Thursday, February 01, 2007

Myths Of The Near Future - Klaxons

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So here come the Klaxons, spearheading the New-Rave revival. Except they’re not. After riding that bandwagon, the band chose to distance themselves from it in the weeks leading up to the release of this debut album. Which was initially surprising when one considered the singles Magick and Atlantis To Interzone, but becomes less surprising when one considers the recent chart smash Golden Skans and, indeed, the album as a whole. Other than the incendiary Atlantis to Interzone and a, pretty dull and poor, cover of Not Over Yet there is little that can be so easily pigeonholed into the whole new rave scene.

The first impression from the album was that with the singles, the three aforementioned songs and Gravity’s Rainbow, you’ve already heard the best of the Klaxons. Take away those four songs, and what’s left is neither brilliant nor all that exciting or inventive. It just exists. Which is a shame really.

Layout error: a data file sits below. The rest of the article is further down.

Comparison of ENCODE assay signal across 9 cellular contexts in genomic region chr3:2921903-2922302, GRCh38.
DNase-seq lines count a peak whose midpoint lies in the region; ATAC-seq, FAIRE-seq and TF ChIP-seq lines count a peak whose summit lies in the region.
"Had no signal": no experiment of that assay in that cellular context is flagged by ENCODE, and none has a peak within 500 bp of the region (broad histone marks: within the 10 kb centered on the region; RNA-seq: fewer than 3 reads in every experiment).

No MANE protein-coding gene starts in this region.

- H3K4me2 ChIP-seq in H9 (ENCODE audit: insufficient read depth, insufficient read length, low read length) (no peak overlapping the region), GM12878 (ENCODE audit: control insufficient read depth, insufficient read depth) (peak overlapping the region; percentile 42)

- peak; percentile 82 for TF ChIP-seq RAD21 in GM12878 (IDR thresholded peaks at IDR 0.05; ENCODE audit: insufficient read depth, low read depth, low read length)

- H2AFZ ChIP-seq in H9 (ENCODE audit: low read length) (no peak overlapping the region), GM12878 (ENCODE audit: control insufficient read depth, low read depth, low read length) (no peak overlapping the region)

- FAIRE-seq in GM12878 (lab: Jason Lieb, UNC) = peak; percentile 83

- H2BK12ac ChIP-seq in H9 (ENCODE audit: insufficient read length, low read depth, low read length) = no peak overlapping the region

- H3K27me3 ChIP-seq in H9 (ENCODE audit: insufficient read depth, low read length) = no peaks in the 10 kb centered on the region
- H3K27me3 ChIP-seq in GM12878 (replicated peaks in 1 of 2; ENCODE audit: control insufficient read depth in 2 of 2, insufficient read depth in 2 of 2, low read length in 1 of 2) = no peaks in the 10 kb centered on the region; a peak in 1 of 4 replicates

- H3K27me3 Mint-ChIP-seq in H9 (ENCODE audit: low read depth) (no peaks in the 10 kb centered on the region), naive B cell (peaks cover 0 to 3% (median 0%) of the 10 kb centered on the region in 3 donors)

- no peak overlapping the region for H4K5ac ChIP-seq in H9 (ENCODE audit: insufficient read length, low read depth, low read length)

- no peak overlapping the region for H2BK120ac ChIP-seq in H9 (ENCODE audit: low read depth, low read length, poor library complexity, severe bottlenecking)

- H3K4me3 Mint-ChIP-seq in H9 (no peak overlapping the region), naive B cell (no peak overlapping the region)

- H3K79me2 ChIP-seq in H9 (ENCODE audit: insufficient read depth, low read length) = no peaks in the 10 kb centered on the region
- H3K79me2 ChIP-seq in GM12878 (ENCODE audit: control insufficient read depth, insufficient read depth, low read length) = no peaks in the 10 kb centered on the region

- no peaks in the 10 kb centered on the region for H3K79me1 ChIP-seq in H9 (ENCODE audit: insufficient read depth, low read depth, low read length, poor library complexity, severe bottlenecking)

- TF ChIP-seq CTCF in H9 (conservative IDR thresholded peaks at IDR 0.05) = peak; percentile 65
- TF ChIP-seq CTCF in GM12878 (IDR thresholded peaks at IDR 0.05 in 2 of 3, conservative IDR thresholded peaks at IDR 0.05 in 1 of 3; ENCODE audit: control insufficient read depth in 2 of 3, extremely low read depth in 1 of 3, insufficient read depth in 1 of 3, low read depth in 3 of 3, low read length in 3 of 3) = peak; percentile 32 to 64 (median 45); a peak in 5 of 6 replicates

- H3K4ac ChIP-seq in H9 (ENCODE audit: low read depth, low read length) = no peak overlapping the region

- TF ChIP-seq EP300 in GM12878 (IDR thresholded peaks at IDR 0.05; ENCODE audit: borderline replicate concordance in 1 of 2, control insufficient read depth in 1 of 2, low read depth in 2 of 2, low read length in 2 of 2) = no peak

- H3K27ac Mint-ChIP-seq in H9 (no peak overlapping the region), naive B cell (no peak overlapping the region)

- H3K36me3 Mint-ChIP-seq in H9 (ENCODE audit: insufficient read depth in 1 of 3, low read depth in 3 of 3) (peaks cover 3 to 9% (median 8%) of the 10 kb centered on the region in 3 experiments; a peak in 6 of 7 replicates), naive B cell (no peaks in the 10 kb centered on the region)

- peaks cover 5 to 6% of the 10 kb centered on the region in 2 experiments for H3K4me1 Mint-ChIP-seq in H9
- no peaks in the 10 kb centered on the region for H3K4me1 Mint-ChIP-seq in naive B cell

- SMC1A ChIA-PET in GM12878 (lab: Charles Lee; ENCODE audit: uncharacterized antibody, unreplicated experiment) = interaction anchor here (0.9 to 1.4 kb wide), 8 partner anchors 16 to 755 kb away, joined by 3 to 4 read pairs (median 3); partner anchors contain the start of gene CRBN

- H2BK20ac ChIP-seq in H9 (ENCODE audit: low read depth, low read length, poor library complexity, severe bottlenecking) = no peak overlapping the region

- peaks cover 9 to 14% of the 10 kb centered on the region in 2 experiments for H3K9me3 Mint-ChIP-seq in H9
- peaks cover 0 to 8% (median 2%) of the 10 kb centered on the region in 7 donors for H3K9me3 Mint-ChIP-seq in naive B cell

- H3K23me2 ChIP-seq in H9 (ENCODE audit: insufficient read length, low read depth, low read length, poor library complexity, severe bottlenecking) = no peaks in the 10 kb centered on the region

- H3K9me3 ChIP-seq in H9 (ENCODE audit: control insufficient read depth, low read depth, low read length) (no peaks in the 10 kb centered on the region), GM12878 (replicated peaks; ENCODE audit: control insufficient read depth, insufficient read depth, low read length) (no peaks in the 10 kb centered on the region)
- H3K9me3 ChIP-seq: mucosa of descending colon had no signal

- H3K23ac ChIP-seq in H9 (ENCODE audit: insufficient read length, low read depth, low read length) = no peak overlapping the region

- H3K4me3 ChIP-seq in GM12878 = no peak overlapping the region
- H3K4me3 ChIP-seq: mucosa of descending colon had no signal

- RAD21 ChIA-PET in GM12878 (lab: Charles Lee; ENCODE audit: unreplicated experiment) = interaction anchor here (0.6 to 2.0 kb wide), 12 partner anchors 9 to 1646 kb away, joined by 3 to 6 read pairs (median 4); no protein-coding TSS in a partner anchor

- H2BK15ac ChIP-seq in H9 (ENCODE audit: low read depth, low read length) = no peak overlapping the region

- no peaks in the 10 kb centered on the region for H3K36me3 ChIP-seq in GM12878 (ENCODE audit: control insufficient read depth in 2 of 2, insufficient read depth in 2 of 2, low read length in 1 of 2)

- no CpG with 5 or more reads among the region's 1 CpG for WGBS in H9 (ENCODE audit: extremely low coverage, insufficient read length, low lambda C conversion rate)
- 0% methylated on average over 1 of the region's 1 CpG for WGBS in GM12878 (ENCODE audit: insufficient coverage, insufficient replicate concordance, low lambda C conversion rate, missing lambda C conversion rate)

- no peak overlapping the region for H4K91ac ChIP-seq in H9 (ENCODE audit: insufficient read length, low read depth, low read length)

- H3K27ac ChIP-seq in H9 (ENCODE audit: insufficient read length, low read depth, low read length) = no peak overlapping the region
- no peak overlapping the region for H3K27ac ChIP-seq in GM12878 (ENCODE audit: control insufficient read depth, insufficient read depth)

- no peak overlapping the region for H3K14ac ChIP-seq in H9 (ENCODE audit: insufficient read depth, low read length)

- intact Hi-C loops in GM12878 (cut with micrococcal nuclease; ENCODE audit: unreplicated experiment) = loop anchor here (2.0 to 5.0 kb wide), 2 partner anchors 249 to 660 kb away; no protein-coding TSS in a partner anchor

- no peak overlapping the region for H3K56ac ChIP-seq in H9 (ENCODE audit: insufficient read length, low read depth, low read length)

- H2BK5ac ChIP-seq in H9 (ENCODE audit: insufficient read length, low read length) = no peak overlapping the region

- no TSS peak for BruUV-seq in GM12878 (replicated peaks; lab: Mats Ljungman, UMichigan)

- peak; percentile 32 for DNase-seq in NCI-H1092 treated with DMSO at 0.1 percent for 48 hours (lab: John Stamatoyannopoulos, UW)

Not Over Yet may be a live favourite, but the recorded version strips away all the joyous explosion of the original and replaces it with a plodding background and dull, uninterested delivery; Isle Of Her is robotically repetitive and comes off as a worse version of Golden Skans, a trick which Totem On The Timeline repeats in respect of Magick – a similar bass line to a much less enticing effect.

So here comes the strange dichotomy of today’s hype orientated music scene. If I hadn’t heard of the Klaxons before playing this CD the chances are I would be quite impressed due to the quality of some of the songs (the singles in the real world) and would have thought that the better tracks carried the filler. As it is, I can’t help but feel disappointed that the album doesn’t live up to the heightened anticipation that some excellent singles have created.
It’s not a terrible album by any means and it does have its moments. Sadly, for me, those moments are not enough to carry the whole. In the final analysis it falls short of the heights that the singles promised, but it is still worth checking out for those great moments alone.

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